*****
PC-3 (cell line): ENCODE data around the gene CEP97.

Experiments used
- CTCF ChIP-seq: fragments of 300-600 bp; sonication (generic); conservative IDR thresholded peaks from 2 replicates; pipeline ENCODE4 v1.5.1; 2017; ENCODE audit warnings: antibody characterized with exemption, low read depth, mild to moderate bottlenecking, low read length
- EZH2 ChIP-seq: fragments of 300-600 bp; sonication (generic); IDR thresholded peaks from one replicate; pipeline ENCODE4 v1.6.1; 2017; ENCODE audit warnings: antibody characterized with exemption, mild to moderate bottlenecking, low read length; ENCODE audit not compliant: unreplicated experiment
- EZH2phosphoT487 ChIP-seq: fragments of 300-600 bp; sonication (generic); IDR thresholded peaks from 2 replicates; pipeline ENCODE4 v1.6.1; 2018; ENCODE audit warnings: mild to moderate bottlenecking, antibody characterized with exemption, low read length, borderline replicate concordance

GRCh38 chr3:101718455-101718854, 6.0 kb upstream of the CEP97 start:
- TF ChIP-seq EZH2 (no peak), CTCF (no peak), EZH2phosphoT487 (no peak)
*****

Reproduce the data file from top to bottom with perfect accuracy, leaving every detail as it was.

PC-3 (cell line): ENCODE data around the gene CEP97.

Experiments used
- CTCF ChIP-seq: fragments of 300-600 bp; sonication (generic); conservative IDR thresholded peaks from 2 replicates; pipeline ENCODE4 v1.5.1; 2017; ENCODE audit warnings: antibody characterized with exemption, low read depth, mild to moderate bottlenecking, low read length
- EZH2 ChIP-seq: fragments of 300-600 bp; sonication (generic); IDR thresholded peaks from one replicate; pipeline ENCODE4 v1.6.1; 2017; ENCODE audit warnings: antibody characterized with exemption, mild to moderate bottlenecking, low read length; ENCODE audit not compliant: unreplicated experiment
- EZH2phosphoT487 ChIP-seq: fragments of 300-600 bp; sonication (generic); IDR thresholded peaks from 2 replicates; pipeline ENCODE4 v1.6.1; 2018; ENCODE audit warnings: mild to moderate bottlenecking, antibody characterized with exemption, low read length, borderline replicate concordance

GRCh38 chr3:101718455-101718854, 6.0 kb upstream of the CEP97 start:
- TF ChIP-seq EZH2 (no peak), CTCF (no peak), EZH2phosphoT487 (no peak)